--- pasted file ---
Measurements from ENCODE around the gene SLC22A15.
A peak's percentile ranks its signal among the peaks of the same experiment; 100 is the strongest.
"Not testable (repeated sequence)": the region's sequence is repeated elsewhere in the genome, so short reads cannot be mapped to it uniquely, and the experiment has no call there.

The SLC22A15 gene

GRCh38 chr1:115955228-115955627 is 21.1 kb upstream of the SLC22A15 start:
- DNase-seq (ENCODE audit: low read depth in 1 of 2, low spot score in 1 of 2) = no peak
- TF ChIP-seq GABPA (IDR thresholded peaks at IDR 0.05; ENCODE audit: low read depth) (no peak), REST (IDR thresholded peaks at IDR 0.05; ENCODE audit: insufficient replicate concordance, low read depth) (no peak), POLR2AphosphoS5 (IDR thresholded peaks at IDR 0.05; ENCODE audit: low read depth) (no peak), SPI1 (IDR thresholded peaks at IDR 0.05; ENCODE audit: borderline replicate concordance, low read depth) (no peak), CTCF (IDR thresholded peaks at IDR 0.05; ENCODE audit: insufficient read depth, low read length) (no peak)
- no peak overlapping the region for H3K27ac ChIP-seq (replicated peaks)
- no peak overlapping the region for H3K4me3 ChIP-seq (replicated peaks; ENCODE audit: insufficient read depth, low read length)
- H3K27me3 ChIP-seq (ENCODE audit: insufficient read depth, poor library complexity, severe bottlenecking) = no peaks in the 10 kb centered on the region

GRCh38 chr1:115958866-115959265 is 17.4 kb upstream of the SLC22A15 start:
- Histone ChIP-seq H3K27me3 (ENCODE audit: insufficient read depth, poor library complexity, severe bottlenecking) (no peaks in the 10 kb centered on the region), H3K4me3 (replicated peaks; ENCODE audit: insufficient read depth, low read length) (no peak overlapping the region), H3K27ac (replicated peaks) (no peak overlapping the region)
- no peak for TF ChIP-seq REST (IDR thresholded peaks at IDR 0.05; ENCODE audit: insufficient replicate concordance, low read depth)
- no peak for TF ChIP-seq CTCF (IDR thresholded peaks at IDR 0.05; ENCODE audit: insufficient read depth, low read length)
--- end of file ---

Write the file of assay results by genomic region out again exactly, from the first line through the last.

Measurements from ENCODE around the gene SLC22A15.
A peak's percentile ranks its signal among the peaks of the same experiment; 100 is the strongest.
"Not testable (repeated sequence)": the region's sequence is repeated elsewhere in the genome, so short reads cannot be mapped to it uniquely, and the experiment has no call there.

The SLC22A15 gene

GRCh38 chr1:115955228-115955627 is 21.1 kb upstream of the SLC22A15 start:
- DNase-seq (ENCODE audit: low read depth in 1 of 2, low spot score in 1 of 2) = no peak
- TF ChIP-seq GABPA (IDR thresholded peaks at IDR 0.05; ENCODE audit: low read depth) (no peak), REST (IDR thresholded peaks at IDR 0.05; ENCODE audit: insufficient replicate concordance, low read depth) (no peak), POLR2AphosphoS5 (IDR thresholded peaks at IDR 0.05; ENCODE audit: low read depth) (no peak), SPI1 (IDR thresholded peaks at IDR 0.05; ENCODE audit: borderline replicate concordance, low read depth) (no peak), CTCF (IDR thresholded peaks at IDR 0.05; ENCODE audit: insufficient read depth, low read length) (no peak)
- no peak overlapping the region for H3K27ac ChIP-seq (replicated peaks)
- no peak overlapping the region for H3K4me3 ChIP-seq (replicated peaks; ENCODE audit: insufficient read depth, low read length)
- H3K27me3 ChIP-seq (ENCODE audit: insufficient read depth, poor library complexity, severe bottlenecking) = no peaks in the 10 kb centered on the region

GRCh38 chr1:115958866-115959265 is 17.4 kb upstream of the SLC22A15 start:
- Histone ChIP-seq H3K27me3 (ENCODE audit: insufficient read depth, poor library complexity, severe bottlenecking) (no peaks in the 10 kb centered on the region), H3K4me3 (replicated peaks; ENCODE audit: insufficient read depth, low read length) (no peak overlapping the region), H3K27ac (replicated peaks) (no peak overlapping the region)
- no peak for TF ChIP-seq REST (IDR thresholded peaks at IDR 0.05; ENCODE audit: insufficient replicate concordance, low read depth)
- no peak for TF ChIP-seq CTCF (IDR thresholded peaks at IDR 0.05; ENCODE audit: insufficient read depth, low read length)